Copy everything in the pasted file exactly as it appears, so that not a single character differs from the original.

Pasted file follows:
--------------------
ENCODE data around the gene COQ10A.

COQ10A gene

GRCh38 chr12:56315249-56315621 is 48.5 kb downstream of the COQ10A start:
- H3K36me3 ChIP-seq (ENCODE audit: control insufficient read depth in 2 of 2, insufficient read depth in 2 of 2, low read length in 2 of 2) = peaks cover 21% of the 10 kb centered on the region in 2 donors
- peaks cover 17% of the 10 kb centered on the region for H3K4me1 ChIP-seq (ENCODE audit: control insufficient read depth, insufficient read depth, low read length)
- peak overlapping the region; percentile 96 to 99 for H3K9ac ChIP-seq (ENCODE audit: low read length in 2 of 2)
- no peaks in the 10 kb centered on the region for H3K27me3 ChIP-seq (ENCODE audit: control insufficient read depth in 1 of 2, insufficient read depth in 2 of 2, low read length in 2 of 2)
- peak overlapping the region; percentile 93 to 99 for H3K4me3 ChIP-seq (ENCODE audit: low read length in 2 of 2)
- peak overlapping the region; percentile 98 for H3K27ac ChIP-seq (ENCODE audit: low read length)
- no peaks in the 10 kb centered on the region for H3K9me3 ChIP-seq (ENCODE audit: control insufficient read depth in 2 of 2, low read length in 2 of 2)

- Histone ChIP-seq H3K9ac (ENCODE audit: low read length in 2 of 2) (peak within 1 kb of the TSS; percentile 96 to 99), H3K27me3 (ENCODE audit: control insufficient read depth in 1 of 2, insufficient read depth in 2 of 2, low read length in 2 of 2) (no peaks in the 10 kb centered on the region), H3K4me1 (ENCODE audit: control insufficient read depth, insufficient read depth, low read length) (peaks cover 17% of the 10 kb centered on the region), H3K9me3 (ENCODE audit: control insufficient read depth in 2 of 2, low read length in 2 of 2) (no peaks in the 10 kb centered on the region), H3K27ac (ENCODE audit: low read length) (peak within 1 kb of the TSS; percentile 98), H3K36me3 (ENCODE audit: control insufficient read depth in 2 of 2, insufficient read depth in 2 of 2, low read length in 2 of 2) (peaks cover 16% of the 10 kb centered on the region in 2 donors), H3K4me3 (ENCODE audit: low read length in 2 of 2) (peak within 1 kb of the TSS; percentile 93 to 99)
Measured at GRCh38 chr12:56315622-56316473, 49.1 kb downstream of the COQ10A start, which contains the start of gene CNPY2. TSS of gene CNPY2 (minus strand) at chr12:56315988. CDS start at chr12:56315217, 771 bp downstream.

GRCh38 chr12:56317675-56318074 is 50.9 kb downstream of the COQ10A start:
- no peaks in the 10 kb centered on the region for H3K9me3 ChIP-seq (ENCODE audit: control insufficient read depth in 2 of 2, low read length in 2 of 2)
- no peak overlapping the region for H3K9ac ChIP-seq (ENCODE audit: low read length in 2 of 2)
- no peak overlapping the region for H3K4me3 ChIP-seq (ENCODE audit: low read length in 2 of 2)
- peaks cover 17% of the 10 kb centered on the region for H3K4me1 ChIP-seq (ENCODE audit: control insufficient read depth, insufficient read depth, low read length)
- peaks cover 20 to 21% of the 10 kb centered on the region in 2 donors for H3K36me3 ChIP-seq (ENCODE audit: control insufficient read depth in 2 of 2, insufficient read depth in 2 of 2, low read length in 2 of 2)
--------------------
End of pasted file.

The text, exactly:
ENCODE data around the gene COQ10A.

COQ10A gene

GRCh38 chr12:56315249-56315621 is 48.5 kb downstream of the COQ10A start:
- H3K36me3 ChIP-seq (ENCODE audit: control insufficient read depth in 2 of 2, insufficient read depth in 2 of 2, low read length in 2 of 2) = peaks cover 21% of the 10 kb centered on the region in 2 donors
- peaks cover 17% of the 10 kb centered on the region for H3K4me1 ChIP-seq (ENCODE audit: control insufficient read depth, insufficient read depth, low read length)
- peak overlapping the region; percentile 96 to 99 for H3K9ac ChIP-seq (ENCODE audit: low read length in 2 of 2)
- no peaks in the 10 kb centered on the region for H3K27me3 ChIP-seq (ENCODE audit: control insufficient read depth in 1 of 2, insufficient read depth in 2 of 2, low read length in 2 of 2)
- peak overlapping the region; percentile 93 to 99 for H3K4me3 ChIP-seq (ENCODE audit: low read length in 2 of 2)
- peak overlapping the region; percentile 98 for H3K27ac ChIP-seq (ENCODE audit: low read length)
- no peaks in the 10 kb centered on the region for H3K9me3 ChIP-seq (ENCODE audit: control insufficient read depth in 2 of 2, low read length in 2 of 2)

- Histone ChIP-seq H3K9ac (ENCODE audit: low read length in 2 of 2) (peak within 1 kb of the TSS; percentile 96 to 99), H3K27me3 (ENCODE audit: control insufficient read depth in 1 of 2, insufficient read depth in 2 of 2, low read length in 2 of 2) (no peaks in the 10 kb centered on the region), H3K4me1 (ENCODE audit: control insufficient read depth, insufficient read depth, low read length) (peaks cover 17% of the 10 kb centered on the region), H3K9me3 (ENCODE audit: control insufficient read depth in 2 of 2, low read length in 2 of 2) (no peaks in the 10 kb centered on the region), H3K27ac (ENCODE audit: low read length) (peak within 1 kb of the TSS; percentile 98), H3K36me3 (ENCODE audit: control insufficient read depth in 2 of 2, insufficient read depth in 2 of 2, low read length in 2 of 2) (peaks cover 16% of the 10 kb centered on the region in 2 donors), H3K4me3 (ENCODE audit: low read length in 2 of 2) (peak within 1 kb of the TSS; percentile 93 to 99)
Measured at GRCh38 chr12:56315622-56316473, 49.1 kb downstream of the COQ10A start, which contains the start of gene CNPY2. TSS of gene CNPY2 (minus strand) at chr12:56315988. CDS start at chr12:56315217, 771 bp downstream.

GRCh38 chr12:56317675-56318074 is 50.9 kb downstream of the COQ10A start:
- no peaks in the 10 kb centered on the region for H3K9me3 ChIP-seq (ENCODE audit: control insufficient read depth in 2 of 2, low read length in 2 of 2)
- no peak overlapping the region for H3K9ac ChIP-seq (ENCODE audit: low read length in 2 of 2)
- no peak overlapping the region for H3K4me3 ChIP-seq (ENCODE audit: low read length in 2 of 2)
- peaks cover 17% of the 10 kb centered on the region for H3K4me1 ChIP-seq (ENCODE audit: control insufficient read depth, insufficient read depth, low read length)
- peaks cover 20 to 21% of the 10 kb centered on the region in 2 donors for H3K36me3 ChIP-seq (ENCODE audit: control insufficient read depth in 2 of 2, insufficient read depth in 2 of 2, low read length in 2 of 2)